JAPAN GAMES POKEMON GO.jpg
Photograph: EPA/KIMIMASA MAYAMA

Players of Pokemon Go, the new mobile gaming phenomenon, can help protect real species while hunting down fictitious creatures, as one Belgian zoo has demonstrated.

Antwerp Zoo announced Tuesday that it had raised 12,000 euros (13,000 dollars) in a Pokemon Go hunt organized last week, the Belga news agency reported.

The money will go towards the zoo's research and conservation centre, whose work focuses on endangered species, the animal park said.

On Friday evening, the zoo opened its doors to Pokemon Go players for two hours. While the event was free of charge, visitors were encouraged to make a proposed 3-euro donation.

Around 15,000 people participated, the zoo said according to Belga.

Pokemon Go, which was released last month, involves players using a mobile phone application to search for Pokemon, rare cartoon monsters, around real-life geographical locations.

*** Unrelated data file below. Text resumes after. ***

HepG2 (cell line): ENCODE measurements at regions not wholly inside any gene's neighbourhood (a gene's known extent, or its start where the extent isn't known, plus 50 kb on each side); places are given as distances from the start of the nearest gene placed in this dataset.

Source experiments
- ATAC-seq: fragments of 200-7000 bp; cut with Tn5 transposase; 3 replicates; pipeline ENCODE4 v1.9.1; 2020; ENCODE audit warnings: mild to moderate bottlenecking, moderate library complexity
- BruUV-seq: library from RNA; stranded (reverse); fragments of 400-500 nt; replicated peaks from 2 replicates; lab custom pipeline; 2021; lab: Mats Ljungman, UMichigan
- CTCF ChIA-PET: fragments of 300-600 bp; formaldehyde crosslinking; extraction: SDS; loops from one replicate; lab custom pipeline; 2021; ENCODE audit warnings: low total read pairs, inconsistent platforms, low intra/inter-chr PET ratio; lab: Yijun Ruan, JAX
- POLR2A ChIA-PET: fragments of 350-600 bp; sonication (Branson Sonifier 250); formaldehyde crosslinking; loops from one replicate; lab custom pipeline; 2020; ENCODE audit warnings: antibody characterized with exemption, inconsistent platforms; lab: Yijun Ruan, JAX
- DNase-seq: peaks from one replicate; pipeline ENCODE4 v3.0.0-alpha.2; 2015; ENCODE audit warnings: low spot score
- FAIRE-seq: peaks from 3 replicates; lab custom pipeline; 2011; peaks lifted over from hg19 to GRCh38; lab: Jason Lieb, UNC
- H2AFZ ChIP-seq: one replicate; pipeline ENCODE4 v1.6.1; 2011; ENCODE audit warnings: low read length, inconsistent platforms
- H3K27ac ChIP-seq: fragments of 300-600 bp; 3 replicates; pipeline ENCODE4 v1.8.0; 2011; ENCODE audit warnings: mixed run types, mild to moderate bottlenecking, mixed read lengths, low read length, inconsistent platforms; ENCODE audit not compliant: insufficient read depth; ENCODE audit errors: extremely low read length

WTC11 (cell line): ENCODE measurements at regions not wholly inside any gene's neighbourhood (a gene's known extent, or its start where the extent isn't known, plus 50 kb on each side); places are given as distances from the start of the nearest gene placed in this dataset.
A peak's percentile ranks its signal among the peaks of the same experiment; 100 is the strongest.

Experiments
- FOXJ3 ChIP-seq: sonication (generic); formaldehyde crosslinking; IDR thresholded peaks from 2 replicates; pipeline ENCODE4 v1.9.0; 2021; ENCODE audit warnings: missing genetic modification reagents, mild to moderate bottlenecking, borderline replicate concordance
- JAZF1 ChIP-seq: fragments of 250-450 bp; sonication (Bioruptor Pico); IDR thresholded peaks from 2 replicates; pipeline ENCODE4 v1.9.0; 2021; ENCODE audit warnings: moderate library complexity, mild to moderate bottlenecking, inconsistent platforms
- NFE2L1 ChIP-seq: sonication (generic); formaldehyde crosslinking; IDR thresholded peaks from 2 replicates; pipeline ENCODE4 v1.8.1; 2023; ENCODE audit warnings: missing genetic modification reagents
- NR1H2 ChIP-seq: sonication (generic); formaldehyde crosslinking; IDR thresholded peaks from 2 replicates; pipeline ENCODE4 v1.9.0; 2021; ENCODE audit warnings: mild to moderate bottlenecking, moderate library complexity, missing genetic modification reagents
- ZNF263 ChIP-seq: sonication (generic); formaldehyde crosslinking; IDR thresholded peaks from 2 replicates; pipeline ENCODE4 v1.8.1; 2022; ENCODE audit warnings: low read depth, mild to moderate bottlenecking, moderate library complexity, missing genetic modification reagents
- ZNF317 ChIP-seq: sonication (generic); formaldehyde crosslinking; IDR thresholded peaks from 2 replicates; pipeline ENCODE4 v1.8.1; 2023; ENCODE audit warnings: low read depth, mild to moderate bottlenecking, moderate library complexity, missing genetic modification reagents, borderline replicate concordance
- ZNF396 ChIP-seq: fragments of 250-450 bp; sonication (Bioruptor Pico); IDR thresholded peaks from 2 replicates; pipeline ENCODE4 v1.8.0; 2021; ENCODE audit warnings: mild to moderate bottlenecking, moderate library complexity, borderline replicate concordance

The game has quickly become a worldwide phenomenon, nearly doubling the stock price of brand-owner Nintendo overnight.

But not everyone is happy with its success, and the game has been banned in some locations after reports of accidents caused by unwary players made headlines around the world.

Police in the Belgian capital Brussels are considering introducing fines for players who endanger themselves by crossing roads without paying attention to the traffic because their eyes are glued to the game, a spokeswoman told dpa on Monday.

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